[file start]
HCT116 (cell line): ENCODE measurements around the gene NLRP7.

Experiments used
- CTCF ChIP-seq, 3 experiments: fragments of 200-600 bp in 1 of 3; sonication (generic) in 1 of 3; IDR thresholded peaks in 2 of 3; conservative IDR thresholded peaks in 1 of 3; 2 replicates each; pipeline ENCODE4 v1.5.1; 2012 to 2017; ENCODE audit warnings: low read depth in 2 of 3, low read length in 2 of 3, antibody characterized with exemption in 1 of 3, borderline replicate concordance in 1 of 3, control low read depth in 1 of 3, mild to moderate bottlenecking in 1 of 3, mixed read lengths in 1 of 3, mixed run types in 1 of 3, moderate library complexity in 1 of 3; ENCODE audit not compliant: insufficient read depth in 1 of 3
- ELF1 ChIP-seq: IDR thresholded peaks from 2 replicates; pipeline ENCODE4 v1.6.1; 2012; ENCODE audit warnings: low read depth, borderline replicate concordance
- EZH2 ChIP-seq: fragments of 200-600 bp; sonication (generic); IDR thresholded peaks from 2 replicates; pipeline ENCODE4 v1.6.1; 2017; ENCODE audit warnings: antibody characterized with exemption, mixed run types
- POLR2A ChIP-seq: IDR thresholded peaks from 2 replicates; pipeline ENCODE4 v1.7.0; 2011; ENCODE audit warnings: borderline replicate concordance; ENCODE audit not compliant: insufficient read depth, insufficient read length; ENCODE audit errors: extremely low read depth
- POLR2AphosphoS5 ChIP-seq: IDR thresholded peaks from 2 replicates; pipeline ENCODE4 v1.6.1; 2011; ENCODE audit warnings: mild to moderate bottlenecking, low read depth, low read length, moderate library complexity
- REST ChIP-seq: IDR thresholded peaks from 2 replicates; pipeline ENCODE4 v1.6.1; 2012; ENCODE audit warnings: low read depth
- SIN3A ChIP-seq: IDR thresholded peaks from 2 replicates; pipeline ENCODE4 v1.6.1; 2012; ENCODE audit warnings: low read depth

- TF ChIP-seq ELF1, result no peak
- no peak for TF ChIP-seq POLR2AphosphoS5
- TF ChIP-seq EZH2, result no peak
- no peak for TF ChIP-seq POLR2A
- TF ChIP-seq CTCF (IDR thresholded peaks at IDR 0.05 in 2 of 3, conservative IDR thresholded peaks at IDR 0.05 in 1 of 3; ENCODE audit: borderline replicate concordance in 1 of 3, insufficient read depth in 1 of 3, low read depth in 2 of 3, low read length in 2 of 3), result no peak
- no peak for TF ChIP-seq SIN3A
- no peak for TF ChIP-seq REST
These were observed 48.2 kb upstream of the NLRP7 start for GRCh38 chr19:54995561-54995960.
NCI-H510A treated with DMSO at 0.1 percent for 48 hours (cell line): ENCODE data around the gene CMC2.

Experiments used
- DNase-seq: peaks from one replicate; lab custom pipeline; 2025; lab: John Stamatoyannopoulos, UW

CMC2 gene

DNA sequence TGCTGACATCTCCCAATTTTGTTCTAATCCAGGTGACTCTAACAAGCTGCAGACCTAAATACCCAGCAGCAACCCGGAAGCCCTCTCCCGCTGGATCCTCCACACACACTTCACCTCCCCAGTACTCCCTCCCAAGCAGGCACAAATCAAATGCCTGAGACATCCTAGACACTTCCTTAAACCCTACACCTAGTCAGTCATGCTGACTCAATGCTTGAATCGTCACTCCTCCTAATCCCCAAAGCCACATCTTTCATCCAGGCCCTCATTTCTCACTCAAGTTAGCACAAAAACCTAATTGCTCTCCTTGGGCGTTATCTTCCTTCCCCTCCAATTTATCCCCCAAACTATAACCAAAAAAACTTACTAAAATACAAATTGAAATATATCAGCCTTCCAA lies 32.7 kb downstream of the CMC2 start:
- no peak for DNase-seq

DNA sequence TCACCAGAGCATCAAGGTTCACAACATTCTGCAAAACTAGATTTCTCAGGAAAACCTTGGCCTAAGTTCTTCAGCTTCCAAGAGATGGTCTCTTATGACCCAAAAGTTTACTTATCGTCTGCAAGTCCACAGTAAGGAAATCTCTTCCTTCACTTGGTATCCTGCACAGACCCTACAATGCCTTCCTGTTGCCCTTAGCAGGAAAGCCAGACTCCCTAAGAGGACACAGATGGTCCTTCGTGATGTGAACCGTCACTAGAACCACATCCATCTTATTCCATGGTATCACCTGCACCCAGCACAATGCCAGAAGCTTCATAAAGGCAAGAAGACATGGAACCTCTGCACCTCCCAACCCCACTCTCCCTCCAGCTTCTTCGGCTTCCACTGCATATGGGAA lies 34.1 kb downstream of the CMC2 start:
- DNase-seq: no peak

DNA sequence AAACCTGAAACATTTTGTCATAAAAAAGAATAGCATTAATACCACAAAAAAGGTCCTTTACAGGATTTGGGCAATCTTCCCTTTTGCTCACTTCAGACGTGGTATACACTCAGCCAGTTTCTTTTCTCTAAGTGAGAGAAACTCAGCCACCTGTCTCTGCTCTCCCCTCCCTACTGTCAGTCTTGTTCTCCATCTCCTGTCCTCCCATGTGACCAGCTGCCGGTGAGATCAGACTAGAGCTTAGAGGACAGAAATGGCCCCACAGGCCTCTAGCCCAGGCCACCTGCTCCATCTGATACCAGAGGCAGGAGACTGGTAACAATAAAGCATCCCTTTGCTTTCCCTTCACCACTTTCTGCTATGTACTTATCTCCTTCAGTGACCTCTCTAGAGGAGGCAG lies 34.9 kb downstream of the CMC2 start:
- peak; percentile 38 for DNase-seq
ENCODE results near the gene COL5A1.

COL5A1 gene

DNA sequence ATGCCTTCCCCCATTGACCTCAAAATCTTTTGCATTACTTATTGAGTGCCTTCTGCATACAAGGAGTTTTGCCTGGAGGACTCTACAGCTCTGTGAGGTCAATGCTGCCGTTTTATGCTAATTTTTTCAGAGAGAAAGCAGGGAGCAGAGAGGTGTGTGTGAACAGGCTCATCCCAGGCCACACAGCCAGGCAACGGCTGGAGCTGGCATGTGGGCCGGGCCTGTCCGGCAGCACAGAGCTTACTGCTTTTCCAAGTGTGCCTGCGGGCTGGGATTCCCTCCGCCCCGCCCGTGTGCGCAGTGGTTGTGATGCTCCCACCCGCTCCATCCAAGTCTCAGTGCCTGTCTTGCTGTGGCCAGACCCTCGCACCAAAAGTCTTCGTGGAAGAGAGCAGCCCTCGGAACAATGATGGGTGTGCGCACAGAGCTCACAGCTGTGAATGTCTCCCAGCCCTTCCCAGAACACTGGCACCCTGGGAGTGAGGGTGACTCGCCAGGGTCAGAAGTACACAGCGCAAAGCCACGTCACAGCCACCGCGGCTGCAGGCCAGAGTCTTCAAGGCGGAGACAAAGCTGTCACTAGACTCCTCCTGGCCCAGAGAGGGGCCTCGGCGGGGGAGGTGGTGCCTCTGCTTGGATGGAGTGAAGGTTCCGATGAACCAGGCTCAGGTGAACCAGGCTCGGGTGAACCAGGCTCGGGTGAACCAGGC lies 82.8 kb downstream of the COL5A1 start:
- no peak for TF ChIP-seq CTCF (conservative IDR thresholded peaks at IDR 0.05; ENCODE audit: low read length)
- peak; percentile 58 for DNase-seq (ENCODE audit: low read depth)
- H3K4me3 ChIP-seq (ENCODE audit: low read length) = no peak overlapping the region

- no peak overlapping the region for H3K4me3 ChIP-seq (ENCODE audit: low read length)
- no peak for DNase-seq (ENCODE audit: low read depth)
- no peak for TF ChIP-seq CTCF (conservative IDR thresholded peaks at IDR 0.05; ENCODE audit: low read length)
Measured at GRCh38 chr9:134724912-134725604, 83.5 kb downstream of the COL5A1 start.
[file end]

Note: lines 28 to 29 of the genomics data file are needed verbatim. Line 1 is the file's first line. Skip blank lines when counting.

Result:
ENCODE results near the gene COL5A1.

COL5A1 gene